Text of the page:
The Frenchwoman was the first female filmmaker in the world. To do it justice, Pamela B. Green will devote a biopic to the one who made more than 1000 films.
Among the names that marked the beginnings of cinema, from Daguerre to Étienne Marey or the Lumière Brothers, Alice Guy is missing. The first female filmmaker to fall into oblivion, while her work was able to impose an artistic and creative dimension on the multiple inventions of her time. What was only a matter of machines became lair of the imagination, helping to elevate cinema to the rank of the 7th art.
To give it all the attention it deserves, Pamela B. Green will devote a biopic to it, according to the specialized site Deadline.com. The director had already paid tribute to him with the documentary Be Natural, the hidden story of Alice Guy-Blaché, crowned by two nominations at the 2018 Cannes Film Festival, a symbolic year marking the fiftieth anniversary of the disappearance of Alice Guy. Journalist and founder of cine-woman.fr, Véronique Le Bris created an Alice-Guy prize, “which highlights the talent of contemporary directors in line with the first of them“.
Born on 1er July 1873 in the Paris region and died in the United States in March 1968, the filmmaker devoted herself to the 7e art, by chance. She joined the Comptoir Général de la Photographie as secretary in 1894, bought a year later by Léon Gaumont. A whole horizon opens up at its feet, that of cinema. Completely self-taught, she begins to take an interest in this new medium. “ Initially, Léon Gaumont made machines and what interested him was to sell them. To do this he made demonstrations with short films to show the interest of his devices », Explained to Figaro Martine Kaufmann, responsible for the retrospective Alice Guy’s universe that the Musée d’Orsay devoted to her in 2011. Having a keen sense of business, Alice Guy participates in the marketing of Leon Gaumont’s finds. Initially, what comes from economic considerations becomes a real passion. While the first films were used as demonstration material, Alice Guy decides to go further by introducing fiction.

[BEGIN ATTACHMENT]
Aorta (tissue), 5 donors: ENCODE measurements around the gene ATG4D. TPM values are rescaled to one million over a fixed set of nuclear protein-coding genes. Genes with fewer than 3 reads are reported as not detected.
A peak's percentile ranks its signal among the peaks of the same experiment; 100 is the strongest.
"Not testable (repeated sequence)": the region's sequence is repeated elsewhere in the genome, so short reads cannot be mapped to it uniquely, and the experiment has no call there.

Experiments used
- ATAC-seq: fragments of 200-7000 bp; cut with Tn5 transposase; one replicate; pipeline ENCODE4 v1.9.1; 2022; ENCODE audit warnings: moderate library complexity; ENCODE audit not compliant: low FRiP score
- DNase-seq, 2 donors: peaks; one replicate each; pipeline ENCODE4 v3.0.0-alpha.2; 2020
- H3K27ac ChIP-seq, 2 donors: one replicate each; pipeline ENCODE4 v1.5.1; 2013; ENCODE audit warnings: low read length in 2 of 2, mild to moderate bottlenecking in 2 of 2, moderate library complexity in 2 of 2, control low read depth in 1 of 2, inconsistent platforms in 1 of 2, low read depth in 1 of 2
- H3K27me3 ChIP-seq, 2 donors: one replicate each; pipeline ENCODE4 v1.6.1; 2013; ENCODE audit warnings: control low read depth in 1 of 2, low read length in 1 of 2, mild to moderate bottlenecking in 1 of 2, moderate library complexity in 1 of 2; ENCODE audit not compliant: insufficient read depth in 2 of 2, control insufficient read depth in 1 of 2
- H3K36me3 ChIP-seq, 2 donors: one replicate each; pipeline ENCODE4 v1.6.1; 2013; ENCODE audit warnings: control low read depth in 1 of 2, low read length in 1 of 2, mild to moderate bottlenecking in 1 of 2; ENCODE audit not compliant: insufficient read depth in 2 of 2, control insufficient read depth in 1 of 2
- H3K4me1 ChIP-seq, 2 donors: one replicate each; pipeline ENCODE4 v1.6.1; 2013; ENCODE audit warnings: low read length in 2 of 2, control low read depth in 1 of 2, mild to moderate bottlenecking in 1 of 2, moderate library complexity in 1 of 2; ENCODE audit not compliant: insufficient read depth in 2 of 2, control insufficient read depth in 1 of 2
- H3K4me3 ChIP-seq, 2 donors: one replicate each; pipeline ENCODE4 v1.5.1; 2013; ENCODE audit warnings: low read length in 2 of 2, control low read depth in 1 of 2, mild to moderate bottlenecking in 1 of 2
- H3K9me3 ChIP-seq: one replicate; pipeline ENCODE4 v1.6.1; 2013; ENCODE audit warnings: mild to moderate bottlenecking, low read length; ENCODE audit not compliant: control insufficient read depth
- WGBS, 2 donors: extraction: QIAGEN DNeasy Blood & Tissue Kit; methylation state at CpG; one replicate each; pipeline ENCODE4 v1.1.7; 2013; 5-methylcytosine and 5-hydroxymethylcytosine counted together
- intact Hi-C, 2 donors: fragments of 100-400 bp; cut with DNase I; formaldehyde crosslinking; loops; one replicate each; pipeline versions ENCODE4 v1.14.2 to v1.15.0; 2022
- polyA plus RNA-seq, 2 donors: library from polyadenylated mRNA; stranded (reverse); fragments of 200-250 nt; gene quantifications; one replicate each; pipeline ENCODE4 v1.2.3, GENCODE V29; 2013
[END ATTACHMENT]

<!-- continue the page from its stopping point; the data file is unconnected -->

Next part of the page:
Over 1000 films
With her first cinematographic experiences and an insatiable curiosity, the young woman touches on all genres, all themes. She was interested in the work of the greatest, from Méliès to Etienne-Jules Marey, including the Lumière, applying their research. She herself knows how to be original and discovering, like the day when she understood the virtues of the close-up. An inveterate Stakhanovist, Alice Guy’s production includes more than 1,000 short and silent films. In its first realization The cabbage fairy, the fairy turns into a seller of children, not hesitating to exhibit them as vulgar products. In The stepmother, loosely based on Balzac, it features a brutal stepmother and relays the complex relationships of a family. In Opera Avenue, she experiments with special effects. With The Life of Christ, a 34-minute blockbuster, at a time when films did not exceed six or seven, she explored filming outdoors. In the United States, where she moved in 1907 with her husband Herbert Blaché and founded her own production house, the Solax Company, Alice Guy made her way through all genres, from western to fantasy. Eclectic, Alice Guy’s work was able to impose an artistic and creative dimension on the multiple inventions of her time. What was only a matter of machines became lair of the imagination, helping to raise the cinema to the rank of 7e Art.